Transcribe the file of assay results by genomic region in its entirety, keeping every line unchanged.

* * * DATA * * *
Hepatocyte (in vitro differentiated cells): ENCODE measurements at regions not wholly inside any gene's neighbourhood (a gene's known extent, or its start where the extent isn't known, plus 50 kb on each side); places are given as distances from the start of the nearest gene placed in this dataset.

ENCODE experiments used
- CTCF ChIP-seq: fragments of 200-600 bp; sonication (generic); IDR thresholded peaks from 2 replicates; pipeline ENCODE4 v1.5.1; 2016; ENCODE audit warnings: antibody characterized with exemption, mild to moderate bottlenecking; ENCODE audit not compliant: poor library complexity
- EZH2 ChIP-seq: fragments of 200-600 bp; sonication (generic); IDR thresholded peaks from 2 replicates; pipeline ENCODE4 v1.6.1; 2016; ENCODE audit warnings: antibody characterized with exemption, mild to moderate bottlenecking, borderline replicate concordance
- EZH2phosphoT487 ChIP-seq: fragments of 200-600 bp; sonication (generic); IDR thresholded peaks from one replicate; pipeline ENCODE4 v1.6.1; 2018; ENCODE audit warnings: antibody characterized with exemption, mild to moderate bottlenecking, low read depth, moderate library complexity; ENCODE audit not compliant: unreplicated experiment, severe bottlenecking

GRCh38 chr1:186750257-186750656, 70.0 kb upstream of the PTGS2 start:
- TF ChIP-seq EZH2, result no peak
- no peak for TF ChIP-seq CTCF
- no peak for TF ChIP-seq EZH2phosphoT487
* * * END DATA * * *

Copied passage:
Hepatocyte (in vitro differentiated cells): ENCODE measurements at regions not wholly inside any gene's neighbourhood (a gene's known extent, or its start where the extent isn't known, plus 50 kb on each side); places are given as distances from the start of the nearest gene placed in this dataset.

ENCODE experiments used
- CTCF ChIP-seq: fragments of 200-600 bp; sonication (generic); IDR thresholded peaks from 2 replicates; pipeline ENCODE4 v1.5.1; 2016; ENCODE audit warnings: antibody characterized with exemption, mild to moderate bottlenecking; ENCODE audit not compliant: poor library complexity
- EZH2 ChIP-seq: fragments of 200-600 bp; sonication (generic); IDR thresholded peaks from 2 replicates; pipeline ENCODE4 v1.6.1; 2016; ENCODE audit warnings: antibody characterized with exemption, mild to moderate bottlenecking, borderline replicate concordance
- EZH2phosphoT487 ChIP-seq: fragments of 200-600 bp; sonication (generic); IDR thresholded peaks from one replicate; pipeline ENCODE4 v1.6.1; 2018; ENCODE audit warnings: antibody characterized with exemption, mild to moderate bottlenecking, low read depth, moderate library complexity; ENCODE audit not compliant: unreplicated experiment, severe bottlenecking

GRCh38 chr1:186750257-186750656, 70.0 kb upstream of the PTGS2 start:
- TF ChIP-seq EZH2, result no peak
- no peak for TF ChIP-seq CTCF
- no peak for TF ChIP-seq EZH2phosphoT487